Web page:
...that The Canterbury Tales was not written by a man named Edmund Canterbury? But rather by a fellow named Geoffrey Chaucer who was, of all things, English?
Today was our first day of class, which is held in the delightfully named Linsly-Chittenden Hall on High Street. Dr. Patterson started his lecture on Chaucer and I felt for all the world that I was a freshman in class at Rhodes College again. It was a complete and satisfying return to something I haven't done since 1999, which is sit in a literature class and take part in an intense discussion of a work as substantial as The Canterbury Tales.
After an hour and a half, Dr. Patterson gave us a break. I instinctively walked down the three flights of stairs and out onto the stoop outside the side door before I realized what I was doing--I was taking a cigarette break! Never mind that I haven't had a cigarette for over two years. All those many semesters ago I had conditioned myself that when the professor says "We'll take a fifteen minute break," that's when you go out and have a smoke.
Here are a few pictures of where we are having class. That large Victorian building half-obscured in the background is the Linsly-Chittenden building.
Here is a broader view of our quad, which is called Old Campus. If you think it looks like an older, slightly redder version of Rhodes, then that's exactly what I was thinking.
You may notice there are a lot of high school students in the pictures. There are hundreds of them here for some sort of summer program, and they are all in the quad of the Old Campus kicking around soccer balls (badly), or slopping in the puddles. In fact, there are three different groups of people that you see around the quads and on the streets. There are the aforementioned high school kids, tourists walking around with cameras, and finally real Yale students. I'm trying hard to look like a Yale student.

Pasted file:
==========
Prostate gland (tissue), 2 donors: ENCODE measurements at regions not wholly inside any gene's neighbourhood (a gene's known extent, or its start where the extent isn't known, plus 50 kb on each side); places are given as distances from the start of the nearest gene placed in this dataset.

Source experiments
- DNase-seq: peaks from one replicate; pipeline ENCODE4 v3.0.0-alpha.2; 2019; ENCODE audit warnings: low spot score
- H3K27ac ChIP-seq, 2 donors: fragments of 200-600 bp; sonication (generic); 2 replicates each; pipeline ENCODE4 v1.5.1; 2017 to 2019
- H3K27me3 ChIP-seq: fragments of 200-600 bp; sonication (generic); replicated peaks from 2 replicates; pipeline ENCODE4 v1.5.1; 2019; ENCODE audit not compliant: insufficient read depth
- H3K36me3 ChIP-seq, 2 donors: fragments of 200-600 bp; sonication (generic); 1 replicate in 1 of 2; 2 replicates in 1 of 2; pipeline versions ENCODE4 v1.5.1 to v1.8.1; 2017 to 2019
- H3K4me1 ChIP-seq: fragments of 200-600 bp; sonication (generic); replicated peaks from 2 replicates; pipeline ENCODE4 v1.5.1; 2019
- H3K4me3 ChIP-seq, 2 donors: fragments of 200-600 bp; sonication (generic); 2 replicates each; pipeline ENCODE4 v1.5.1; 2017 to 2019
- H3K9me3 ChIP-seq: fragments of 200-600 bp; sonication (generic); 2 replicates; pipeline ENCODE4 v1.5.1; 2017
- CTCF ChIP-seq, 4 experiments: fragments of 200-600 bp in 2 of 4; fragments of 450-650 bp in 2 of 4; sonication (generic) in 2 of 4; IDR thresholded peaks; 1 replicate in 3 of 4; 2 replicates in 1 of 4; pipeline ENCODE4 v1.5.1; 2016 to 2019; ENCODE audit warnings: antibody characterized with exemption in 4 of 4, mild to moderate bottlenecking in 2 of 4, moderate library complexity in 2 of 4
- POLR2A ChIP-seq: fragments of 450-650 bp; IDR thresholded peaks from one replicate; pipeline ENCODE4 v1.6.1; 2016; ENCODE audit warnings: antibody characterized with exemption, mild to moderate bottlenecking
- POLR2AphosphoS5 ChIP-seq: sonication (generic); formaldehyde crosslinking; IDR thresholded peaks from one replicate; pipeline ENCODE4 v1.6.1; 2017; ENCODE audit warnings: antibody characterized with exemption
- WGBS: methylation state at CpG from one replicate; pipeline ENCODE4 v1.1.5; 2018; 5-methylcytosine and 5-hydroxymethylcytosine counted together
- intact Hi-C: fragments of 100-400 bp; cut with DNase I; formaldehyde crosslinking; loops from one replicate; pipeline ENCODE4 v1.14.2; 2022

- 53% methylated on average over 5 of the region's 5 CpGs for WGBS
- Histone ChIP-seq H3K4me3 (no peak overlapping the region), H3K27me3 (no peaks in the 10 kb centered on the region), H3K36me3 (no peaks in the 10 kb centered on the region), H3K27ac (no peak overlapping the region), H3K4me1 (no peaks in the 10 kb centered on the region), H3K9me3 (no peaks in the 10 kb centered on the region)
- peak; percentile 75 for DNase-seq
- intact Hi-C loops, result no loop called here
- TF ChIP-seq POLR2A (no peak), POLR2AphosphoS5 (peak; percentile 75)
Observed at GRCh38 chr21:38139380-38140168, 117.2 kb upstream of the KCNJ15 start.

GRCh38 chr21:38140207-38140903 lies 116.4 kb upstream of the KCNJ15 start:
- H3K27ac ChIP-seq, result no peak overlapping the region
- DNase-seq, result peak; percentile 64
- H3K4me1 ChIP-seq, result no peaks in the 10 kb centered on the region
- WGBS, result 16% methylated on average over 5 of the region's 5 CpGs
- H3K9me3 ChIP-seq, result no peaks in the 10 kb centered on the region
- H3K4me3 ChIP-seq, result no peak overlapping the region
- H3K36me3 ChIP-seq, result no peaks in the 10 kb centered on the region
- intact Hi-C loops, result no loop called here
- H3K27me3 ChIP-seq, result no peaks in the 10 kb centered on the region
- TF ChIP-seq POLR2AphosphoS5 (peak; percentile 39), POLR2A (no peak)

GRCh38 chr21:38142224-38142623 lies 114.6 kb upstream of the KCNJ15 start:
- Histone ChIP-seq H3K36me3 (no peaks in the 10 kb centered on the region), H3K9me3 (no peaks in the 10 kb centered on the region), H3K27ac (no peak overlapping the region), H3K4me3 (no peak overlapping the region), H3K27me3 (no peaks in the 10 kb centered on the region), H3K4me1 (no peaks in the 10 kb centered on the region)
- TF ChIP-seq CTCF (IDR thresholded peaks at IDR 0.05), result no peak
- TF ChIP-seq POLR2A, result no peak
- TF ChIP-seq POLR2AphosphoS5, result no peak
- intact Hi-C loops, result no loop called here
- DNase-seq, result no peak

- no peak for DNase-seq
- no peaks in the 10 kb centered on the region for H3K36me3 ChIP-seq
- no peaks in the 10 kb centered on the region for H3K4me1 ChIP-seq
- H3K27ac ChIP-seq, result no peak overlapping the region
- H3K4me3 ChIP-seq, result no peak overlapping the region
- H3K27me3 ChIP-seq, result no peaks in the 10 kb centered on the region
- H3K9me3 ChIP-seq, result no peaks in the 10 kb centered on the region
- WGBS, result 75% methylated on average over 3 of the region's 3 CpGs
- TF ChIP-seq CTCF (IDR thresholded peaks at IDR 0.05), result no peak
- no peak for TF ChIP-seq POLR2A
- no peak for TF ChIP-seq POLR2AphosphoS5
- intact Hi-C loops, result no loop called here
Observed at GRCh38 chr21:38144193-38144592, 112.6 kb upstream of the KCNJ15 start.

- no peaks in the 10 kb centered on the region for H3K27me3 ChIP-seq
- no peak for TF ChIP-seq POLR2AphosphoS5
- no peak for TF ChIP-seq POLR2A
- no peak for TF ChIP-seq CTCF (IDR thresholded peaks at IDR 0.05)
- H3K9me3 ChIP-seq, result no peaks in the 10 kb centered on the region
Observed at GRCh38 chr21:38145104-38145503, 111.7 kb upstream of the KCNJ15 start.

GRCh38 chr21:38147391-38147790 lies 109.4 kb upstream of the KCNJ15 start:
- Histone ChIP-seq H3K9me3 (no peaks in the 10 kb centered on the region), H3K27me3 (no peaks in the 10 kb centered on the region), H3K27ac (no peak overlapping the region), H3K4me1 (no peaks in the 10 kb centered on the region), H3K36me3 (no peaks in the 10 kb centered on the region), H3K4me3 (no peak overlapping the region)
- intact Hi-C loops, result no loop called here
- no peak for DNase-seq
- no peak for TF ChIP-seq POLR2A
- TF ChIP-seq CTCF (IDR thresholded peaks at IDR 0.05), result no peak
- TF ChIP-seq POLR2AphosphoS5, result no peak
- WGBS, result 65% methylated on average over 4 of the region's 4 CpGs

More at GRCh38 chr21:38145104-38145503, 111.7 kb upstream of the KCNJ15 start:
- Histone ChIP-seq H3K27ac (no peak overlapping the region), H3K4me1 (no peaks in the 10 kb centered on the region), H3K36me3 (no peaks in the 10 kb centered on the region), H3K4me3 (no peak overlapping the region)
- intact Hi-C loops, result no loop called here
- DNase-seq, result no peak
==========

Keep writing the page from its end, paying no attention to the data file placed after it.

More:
In class today, I realized that my knowledge of medieval Europe is somewhat wanting, so I decided to get caught up on the readings that Dr. Patterson assigned us. I went to the Sterling Memorial LIbrary, which is the largest of Yale's 23 libraries, and did a little bit of work. When I was done, I snapped this picture.
So there you have it--a little glimpse of what I did today. And now I must get back to work and finish my reading. You see, I never did learn all of those kings and queens of England and must be able to distinguish between Edward II (weak and unpopular) and Edward III (regal and charming.)